The Missouri State Tax Commission has agreed on new productive values on farmland, which are used to calculate property taxes and are determined by evaluating the land's potential agricultural earnings.
Missouri's farms are divided into eight grades based on land quality, with the best farms in Grade 1. The tax commission said Tuesday it proposes increasing the productive value of farms in the top four categories — which are generally cropland — reducing the values for the next three lower categories, and leaving the lowest category unchanged.
If the state Legislature approves the proposed changes, they will take effect Jan. 1, 2011.
The Missouri Farm Bureau has urged the tax commission not to increase the productive value of agricultural land, and says it will ask lawmakers to reject the proposed changes.
"Missouri farmers are carrying some of the highest debt load in the nation, and clearly they cannot be expected to shoulder a tax increase," Farm Bureau President Charles Kruse said Tuesday.
Under the proposed changes, the best properties with deep, ideal soils that are flat, easily worked and produce dependable crop yields, would see an increase in productive value from $985 per acre to $1,270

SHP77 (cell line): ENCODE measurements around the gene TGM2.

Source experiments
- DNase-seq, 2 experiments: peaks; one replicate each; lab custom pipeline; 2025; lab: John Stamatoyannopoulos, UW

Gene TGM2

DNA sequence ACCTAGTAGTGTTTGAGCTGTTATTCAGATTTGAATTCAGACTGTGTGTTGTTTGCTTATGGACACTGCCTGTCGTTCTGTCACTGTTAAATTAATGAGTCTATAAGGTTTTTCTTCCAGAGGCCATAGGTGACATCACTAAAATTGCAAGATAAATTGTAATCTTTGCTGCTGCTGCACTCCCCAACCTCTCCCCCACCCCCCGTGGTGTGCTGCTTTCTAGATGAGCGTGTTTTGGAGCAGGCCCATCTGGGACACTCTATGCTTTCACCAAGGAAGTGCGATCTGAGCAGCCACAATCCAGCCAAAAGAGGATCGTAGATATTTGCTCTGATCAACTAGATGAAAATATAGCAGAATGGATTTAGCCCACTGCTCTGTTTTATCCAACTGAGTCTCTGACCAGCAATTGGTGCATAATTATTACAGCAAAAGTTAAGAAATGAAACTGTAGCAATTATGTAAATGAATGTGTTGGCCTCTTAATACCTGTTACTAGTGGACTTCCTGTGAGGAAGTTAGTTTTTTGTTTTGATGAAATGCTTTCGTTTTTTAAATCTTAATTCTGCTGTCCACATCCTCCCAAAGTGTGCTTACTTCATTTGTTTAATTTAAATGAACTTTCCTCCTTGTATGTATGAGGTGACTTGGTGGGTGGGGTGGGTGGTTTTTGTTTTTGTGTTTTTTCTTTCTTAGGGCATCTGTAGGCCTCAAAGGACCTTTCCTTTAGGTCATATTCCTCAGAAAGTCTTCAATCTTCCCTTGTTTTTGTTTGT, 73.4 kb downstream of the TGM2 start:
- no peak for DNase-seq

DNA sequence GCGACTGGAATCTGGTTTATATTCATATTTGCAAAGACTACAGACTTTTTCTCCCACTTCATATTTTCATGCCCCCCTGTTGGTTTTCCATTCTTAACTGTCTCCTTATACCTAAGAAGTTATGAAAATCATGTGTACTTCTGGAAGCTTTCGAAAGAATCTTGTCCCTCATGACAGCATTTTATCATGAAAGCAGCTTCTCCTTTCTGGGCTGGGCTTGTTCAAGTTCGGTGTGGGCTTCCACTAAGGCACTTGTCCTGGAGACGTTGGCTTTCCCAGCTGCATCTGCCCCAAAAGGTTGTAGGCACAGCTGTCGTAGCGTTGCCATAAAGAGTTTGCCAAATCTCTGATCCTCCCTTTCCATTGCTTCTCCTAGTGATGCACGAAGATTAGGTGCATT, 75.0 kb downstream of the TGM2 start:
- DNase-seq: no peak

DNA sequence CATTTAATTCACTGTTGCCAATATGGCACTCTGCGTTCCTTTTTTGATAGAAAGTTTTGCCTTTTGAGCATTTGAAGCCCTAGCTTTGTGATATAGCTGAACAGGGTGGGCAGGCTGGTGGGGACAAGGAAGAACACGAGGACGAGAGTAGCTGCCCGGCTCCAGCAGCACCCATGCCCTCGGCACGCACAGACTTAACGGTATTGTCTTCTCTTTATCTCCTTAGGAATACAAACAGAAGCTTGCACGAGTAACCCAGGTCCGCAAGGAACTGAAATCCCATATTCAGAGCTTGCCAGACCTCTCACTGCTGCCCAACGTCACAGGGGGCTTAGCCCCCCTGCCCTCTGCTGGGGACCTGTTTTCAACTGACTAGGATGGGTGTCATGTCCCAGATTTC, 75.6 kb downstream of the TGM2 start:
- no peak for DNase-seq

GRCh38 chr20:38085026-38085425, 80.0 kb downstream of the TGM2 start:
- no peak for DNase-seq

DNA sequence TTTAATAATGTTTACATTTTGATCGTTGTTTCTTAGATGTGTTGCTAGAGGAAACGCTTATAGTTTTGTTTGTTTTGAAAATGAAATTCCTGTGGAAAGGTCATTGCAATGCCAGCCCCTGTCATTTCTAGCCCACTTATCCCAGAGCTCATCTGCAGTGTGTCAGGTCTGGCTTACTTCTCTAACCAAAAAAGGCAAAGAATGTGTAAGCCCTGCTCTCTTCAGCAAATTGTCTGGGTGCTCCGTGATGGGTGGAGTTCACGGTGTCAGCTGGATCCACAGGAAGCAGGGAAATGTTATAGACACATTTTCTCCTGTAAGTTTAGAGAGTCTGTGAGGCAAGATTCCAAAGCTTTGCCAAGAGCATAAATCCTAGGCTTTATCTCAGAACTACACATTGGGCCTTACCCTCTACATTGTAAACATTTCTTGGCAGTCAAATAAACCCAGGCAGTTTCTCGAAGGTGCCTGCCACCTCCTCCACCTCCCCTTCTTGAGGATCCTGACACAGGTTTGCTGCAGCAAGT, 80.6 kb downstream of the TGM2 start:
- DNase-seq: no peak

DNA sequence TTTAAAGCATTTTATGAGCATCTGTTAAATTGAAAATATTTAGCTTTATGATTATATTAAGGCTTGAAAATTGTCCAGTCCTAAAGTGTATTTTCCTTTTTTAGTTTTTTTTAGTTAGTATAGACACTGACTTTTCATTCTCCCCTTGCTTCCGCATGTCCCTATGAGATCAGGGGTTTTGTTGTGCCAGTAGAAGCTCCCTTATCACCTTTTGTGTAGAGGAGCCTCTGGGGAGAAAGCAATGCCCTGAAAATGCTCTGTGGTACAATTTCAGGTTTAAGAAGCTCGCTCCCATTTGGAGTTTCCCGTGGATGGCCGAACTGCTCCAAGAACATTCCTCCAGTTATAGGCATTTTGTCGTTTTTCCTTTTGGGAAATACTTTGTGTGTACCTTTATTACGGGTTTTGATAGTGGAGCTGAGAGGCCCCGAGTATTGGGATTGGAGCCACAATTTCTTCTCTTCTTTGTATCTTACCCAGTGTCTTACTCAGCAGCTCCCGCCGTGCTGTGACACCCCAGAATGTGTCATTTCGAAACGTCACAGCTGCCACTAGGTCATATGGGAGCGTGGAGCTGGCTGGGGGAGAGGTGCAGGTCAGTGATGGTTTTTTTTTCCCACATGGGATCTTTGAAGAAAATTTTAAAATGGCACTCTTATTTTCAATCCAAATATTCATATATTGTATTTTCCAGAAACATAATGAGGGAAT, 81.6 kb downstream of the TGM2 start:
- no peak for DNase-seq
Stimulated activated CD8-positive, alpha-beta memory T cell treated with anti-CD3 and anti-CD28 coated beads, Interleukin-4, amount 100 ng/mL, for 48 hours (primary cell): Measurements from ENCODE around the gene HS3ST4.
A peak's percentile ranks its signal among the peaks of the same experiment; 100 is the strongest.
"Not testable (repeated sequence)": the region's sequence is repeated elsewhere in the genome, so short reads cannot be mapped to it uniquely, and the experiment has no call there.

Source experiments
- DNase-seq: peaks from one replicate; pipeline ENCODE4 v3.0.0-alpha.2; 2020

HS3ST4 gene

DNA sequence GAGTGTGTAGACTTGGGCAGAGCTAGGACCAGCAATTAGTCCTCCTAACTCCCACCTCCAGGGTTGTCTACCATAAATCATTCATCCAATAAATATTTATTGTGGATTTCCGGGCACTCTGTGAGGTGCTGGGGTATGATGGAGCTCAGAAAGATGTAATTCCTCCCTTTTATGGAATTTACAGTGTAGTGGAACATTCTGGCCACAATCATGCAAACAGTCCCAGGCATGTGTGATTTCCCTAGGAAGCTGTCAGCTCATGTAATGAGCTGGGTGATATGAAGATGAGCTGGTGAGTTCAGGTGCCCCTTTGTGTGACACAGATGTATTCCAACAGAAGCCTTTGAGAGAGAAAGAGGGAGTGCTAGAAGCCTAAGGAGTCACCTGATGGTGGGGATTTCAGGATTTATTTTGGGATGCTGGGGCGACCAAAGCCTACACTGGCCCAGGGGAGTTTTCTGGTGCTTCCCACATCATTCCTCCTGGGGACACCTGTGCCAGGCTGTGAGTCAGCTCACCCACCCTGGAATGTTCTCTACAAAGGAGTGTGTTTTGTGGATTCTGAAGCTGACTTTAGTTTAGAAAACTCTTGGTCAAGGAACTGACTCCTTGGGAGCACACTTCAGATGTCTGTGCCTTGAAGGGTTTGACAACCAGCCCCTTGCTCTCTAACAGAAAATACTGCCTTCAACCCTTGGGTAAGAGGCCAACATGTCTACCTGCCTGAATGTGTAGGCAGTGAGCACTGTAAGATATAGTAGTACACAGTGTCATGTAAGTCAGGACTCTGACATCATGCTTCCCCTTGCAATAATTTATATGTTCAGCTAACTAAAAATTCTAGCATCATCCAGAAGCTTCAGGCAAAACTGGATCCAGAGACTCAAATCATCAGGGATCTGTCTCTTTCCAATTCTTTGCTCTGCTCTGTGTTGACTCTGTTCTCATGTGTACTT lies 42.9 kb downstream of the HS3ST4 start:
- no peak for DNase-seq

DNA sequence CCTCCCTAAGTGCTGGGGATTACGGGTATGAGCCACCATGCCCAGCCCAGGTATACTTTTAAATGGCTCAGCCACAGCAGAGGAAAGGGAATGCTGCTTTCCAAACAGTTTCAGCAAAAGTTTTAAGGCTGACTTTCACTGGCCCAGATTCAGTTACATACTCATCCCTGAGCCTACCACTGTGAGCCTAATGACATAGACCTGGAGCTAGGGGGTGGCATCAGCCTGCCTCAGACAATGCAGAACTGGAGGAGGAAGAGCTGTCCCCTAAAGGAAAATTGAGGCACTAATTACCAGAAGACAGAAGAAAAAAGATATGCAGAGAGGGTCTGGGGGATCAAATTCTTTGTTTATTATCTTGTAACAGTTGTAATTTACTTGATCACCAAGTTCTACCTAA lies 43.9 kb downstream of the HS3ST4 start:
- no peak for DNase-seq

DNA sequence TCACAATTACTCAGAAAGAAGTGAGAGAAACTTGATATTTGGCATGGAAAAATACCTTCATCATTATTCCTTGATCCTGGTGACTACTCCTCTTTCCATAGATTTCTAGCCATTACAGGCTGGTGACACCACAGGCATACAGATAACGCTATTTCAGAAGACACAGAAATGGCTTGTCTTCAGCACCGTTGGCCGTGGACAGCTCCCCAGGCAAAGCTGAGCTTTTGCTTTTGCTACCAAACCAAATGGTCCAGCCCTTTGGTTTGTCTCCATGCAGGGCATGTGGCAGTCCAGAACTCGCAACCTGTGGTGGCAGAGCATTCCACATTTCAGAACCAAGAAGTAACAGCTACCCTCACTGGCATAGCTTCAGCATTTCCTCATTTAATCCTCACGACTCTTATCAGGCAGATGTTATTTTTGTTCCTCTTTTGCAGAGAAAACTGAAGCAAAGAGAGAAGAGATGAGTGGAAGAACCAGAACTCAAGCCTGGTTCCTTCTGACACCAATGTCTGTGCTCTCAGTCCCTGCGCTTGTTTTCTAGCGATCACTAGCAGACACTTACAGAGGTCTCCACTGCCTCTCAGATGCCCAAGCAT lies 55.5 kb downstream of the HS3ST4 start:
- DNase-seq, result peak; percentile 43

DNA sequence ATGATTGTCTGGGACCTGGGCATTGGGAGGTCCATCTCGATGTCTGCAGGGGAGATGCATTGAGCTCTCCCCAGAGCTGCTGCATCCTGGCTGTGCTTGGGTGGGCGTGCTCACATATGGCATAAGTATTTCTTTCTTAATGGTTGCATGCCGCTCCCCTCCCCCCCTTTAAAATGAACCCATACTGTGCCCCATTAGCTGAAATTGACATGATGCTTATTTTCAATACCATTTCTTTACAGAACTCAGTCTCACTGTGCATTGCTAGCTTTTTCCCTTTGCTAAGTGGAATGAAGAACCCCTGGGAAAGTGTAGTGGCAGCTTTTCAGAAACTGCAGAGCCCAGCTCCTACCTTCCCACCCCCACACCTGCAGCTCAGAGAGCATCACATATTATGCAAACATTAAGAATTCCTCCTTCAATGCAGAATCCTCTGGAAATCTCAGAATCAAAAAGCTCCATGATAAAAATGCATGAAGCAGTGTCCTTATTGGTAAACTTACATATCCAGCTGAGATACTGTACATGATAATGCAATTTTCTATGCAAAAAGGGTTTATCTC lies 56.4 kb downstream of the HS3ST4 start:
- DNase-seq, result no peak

Grade 5 farms would experience the biggest drop in productive value, from $195 per acre to $147. Such properties can be moderately steep with serious drainage problems and where the soil is not suited for continuous cultivation.
Therefore, the productive value of an acre of Grade 1 cropland would rise to $152.40 from the current $118.20, while an acre of Grade 5 land would have an assessed productive value of $17.64 instead of $23.40.
State Tax Commission Chairman Bruce Davis said the new values were calculated by an organization based at the University of Missouri-Columbia that had studied a 15-year cycle of farm income.
Agriculture Department Director Jon Hagler in November urged the three-member tax commission not to increase any land values and to cut them for pasture and timber land. In a letter to the commissioners, Hagler warned that increases could hamper the state's farmers and the overall economy.
An Agriculture Department spokeswoman did not immediately respond to an e-mail requesting comment.